You're probably like millions of Americans, thinking about a bigger home, a second home, a better kitchen. Bigger-better-more is the American way. It's not greed - it's the idea that something new, something bigger might make your family more comfortable.
But comfortable is relative. To a homeless person - men, women, and whole families affected by unemployment or displaced and with nowhere to turn - your "inferior" home is a palace.
Whether you are fortunate enough to be house hunting now, are renovating your existing home, or simply doing the $300 weekly Costco run, it's easy to forget how good we have it.
Our big dilemma of quartz versus granite countertops (or even which mega-pack of 36 rolls of toilet paper to buy) pales in comparison to the decision of where a homeless family is going to be sleeping tonight.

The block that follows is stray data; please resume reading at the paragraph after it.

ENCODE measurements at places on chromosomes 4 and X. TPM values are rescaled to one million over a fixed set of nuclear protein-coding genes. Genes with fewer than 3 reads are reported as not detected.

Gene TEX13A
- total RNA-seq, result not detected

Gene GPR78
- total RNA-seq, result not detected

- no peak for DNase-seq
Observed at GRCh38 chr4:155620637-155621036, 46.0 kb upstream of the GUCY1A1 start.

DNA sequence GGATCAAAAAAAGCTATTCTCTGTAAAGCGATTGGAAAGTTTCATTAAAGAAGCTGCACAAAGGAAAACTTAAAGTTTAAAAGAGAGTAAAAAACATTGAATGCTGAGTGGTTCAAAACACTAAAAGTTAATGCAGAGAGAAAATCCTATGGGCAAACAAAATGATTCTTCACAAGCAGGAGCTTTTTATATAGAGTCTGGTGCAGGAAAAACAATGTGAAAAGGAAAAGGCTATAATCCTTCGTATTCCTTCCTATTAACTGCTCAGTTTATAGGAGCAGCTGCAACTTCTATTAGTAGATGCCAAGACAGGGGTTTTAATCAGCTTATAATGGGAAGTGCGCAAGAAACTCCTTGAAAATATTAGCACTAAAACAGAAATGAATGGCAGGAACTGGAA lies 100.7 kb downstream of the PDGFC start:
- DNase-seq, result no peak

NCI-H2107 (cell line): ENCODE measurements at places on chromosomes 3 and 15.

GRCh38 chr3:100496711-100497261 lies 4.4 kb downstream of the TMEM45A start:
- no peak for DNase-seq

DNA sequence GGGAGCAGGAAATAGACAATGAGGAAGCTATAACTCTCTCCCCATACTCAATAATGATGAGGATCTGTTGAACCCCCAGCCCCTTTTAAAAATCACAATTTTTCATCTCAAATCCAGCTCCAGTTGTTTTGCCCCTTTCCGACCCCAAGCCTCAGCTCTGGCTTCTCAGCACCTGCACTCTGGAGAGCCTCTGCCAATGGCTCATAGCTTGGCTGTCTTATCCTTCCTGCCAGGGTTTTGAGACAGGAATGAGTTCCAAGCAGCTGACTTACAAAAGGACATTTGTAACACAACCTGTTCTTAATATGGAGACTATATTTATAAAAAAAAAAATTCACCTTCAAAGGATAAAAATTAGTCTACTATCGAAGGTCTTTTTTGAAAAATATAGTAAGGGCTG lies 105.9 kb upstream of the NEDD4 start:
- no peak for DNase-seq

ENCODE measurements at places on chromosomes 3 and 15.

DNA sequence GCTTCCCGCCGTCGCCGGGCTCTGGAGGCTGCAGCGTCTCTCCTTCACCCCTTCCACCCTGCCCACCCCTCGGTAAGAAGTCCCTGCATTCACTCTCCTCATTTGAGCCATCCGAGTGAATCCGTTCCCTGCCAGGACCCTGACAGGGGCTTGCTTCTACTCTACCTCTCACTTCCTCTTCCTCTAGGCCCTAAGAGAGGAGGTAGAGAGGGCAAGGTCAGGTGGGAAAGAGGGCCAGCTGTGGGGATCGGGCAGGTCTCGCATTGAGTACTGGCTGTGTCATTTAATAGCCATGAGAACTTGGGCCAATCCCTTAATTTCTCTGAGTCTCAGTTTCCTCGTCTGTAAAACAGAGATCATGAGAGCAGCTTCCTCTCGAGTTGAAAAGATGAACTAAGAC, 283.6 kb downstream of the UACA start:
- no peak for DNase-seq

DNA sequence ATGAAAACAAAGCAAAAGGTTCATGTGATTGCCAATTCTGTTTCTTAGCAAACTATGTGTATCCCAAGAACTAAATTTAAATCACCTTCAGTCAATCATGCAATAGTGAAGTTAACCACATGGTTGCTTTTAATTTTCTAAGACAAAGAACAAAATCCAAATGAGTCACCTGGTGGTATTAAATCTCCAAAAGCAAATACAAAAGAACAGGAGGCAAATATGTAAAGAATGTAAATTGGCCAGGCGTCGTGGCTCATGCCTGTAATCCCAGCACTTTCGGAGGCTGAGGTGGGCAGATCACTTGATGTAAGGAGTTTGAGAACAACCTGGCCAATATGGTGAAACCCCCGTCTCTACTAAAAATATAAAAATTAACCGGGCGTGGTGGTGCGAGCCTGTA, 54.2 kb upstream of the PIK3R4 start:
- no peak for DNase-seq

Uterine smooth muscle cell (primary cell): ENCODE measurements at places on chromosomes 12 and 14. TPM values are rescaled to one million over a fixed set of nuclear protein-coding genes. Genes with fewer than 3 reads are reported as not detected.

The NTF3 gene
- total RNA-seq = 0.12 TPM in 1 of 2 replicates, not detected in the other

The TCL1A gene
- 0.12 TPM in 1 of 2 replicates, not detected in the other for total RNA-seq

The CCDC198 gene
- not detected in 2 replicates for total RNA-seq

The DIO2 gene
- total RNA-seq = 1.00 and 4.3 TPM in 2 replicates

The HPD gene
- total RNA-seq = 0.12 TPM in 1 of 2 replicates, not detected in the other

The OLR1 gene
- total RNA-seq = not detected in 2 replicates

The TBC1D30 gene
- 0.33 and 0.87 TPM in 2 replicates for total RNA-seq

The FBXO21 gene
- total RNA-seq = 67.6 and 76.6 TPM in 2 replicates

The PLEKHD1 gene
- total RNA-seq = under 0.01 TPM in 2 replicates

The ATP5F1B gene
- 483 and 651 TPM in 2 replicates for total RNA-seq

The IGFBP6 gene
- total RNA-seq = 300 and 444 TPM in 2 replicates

Tough to hear, tougher to see, but not nearly as tough as it is to live.
The reality of homelessness escapes most of us on a regular business. Our busy lives of home-work-home or on weekends home-soccer-lunch-movie-Target-home leaves little room for thinking about anything out of our regular realm.
Other than the occasional request for money from the guy standing at the intersection at the freeway exit, most of us can pretty easily pretend the homeless don't exist at all.
Maybe today, it's time for an irregular realm. Let's allow a thought of others who are less fortunate to seep in. It would do us all good to have a little perspective. And then to maybe act on that perspective.
Volunteer at a soup kitchen. Donate to a shelter. Reach out to someone who needs a hand. A day made less difficult for someone who is struggling will be a gift for them - and for you.
No one has to feel bad for the life they live. For the life they've earned. But that doesn't mean we can't help someone else live a better life.
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